Published by Henry Holt and Co. (BYR) on October 4th 2016
Genres: Young Adult, Contemporary
Format: Kindle Edition
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I received this book for free from Publisher in exchange for an honest review. This does not affect my opinion of the book or the content of my review.
Sloane isn't expecting to fall in with a group of friends when she moves from New York to Florida—especially not a group of friends so intense, so in love, so all-consuming. Yet that's exactly what happens.
Sloane becomes closest to Vera, a social-media star who lights up any room, and Gabe, Vera's twin brother and the most serious person Sloane's ever met. When a beloved painting by the twins' late mother goes missing, Sloane takes on the responsibility of tracking it down, a journey that takes her across state lines—and ever deeper into the twins' lives.
Filled with intense and important friendships, a wonderful warts-and-all family, shiveringly good romantic developments, and sharp, witty dialogue, this story is about finding the people you never knew you needed.
I picked this one up on the whim because a few of the book reviewers that I trust really enjoyed it, and I don’t regret it. What a pallet cleanser!
The story is actually pretty simple. It’s about a girl in high school named Sloane, who is newer to the area and doesn’t really have many friends and
She meets Vera and Gabe after stepping up and giving a guy at a party a tongue thrashing and the two twins immediately adopt Sloane into their friendship fold.
The friendship ends up meaning so much to Sloane, that when a painting that Gabe meant to save from his late mother ends up being sold, Sloane goes out of her way to try and get it back.
It was a cute story. I thought the writing was great and I absolutely loved the quick and witty dialogue. I think the interaction between the character was my favorite part of the book. The friendship between Sloane, Gabe and Vera was kind of heart warming. So was the fact that Sloane would have done anything for them in order to show the twins how much she loved them and what their friendship meant to them.
This Adventure Ends is not just filled with positive friendships in high school, but also positive parenting and interaction. The relationship between Sloane and her father touched my heart. It is always so nice when there is closeness and understanding in young adult books between the parent and the child because I am so tired with the bad parent trope that seems to be floating around young adult books lately.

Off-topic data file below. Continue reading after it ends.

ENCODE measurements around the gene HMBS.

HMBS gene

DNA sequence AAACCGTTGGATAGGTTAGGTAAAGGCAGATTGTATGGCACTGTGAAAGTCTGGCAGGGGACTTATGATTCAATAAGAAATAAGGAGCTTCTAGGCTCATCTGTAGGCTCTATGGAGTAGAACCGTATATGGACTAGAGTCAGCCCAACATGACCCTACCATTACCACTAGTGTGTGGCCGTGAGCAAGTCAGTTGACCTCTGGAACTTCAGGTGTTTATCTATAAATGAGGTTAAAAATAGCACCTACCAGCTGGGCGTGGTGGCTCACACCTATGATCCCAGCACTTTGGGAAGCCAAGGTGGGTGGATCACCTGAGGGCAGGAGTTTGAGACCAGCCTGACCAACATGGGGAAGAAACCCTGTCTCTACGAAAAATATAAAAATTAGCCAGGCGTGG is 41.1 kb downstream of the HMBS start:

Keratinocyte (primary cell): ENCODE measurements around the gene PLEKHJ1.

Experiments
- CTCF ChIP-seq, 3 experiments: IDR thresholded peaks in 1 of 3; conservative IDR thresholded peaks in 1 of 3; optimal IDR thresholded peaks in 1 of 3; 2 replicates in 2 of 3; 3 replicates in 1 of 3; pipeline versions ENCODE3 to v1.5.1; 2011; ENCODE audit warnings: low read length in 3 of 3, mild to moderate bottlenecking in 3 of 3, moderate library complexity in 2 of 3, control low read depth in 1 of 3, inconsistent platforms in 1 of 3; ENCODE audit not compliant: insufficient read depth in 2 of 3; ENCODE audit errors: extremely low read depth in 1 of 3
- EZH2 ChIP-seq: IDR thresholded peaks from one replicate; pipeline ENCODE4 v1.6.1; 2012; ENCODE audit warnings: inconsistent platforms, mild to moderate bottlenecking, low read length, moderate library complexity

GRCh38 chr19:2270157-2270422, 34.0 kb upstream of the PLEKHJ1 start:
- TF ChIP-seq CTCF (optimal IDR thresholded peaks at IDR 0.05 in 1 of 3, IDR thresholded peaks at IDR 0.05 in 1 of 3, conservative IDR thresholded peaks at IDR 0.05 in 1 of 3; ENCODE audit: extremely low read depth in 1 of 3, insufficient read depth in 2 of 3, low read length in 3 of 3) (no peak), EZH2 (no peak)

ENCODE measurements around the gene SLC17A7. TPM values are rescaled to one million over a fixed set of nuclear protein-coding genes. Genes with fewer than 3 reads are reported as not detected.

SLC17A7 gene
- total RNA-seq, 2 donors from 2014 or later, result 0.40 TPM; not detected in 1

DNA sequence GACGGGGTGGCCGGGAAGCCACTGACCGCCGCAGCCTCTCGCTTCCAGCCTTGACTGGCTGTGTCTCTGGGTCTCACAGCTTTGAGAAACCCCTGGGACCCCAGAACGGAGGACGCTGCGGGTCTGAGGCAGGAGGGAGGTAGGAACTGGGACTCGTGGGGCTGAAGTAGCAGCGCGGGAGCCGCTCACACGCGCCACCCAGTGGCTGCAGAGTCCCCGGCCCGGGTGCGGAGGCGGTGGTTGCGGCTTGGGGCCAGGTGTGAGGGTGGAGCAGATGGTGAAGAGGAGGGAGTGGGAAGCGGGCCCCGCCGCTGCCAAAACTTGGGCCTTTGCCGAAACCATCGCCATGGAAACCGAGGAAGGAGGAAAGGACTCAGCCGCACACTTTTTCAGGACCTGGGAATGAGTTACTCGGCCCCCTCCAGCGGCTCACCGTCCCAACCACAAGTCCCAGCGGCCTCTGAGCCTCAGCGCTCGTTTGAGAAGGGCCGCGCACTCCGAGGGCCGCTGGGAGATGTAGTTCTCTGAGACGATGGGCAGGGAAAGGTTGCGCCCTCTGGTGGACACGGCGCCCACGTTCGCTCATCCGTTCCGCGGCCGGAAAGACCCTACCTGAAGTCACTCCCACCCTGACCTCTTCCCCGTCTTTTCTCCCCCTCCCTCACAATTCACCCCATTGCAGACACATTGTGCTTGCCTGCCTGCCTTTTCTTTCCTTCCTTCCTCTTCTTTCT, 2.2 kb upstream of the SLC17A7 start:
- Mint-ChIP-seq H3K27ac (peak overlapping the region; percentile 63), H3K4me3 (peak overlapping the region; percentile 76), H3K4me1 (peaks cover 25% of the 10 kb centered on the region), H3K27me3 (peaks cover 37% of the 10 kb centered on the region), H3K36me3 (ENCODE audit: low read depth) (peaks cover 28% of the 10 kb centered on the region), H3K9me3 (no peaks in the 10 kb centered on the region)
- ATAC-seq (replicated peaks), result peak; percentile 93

In all honesty it was a quick light read. There wasn’t much heart ache in the book and the author handled what little that might have happened very well.
There was a bit of romance, but it’s a sub plot and doesn’t play a huge part in the book. But when it does happen, it’s pretty sweet and I adored it.
I also loved the fact that the author branched out with a mixed bag of characters both in race and sexuality. Also, Sloane’s father is a romance writer who is struggling with writing after a bad review, which I found interesting.
That being said, there is a bit of cursing in this book so be aware. It didn’t bother me, but some people might be taken back by that language in young adult. To me? It sounds pretty realistic.
Overall, a wonderful light read, with witty and quirky dialogue that sticks with you long after it’s over. If you are looking for something light hearted with positive young adult relationships with both friends and family – you need to give this book a shot.
-“I didn’t need anyone’s help. Everything was under control.”
“So the part where he plied your face like Play-Doh was a critical step in your plan?”
The girl snorts, and Gabe shots her a glare.
“Where were you?” he asks when I come in.
“Ooh, with who?”
“Some local youth.”
“You sound eighty.”
“And you look like a maniac. what are you doing?”
“I’m relaxing.” He rubs the towel. “Terry cloth is good for the brain. I read an article on it.”
“Hot Pockets- what were you really doing there?”
I turn to Gabe, that orange shirt glowing in the setting sun. “sorry?”
“Hot Pockets,” he says.
“cinnamon Toast Crunch,” I reply.
“Are we saying this we like?”
“It’s a thing,” he says. “You have to tell the truth. It trumps penguin party.”
“Nothing trumps penguin party.”
“Hot Pockets does.”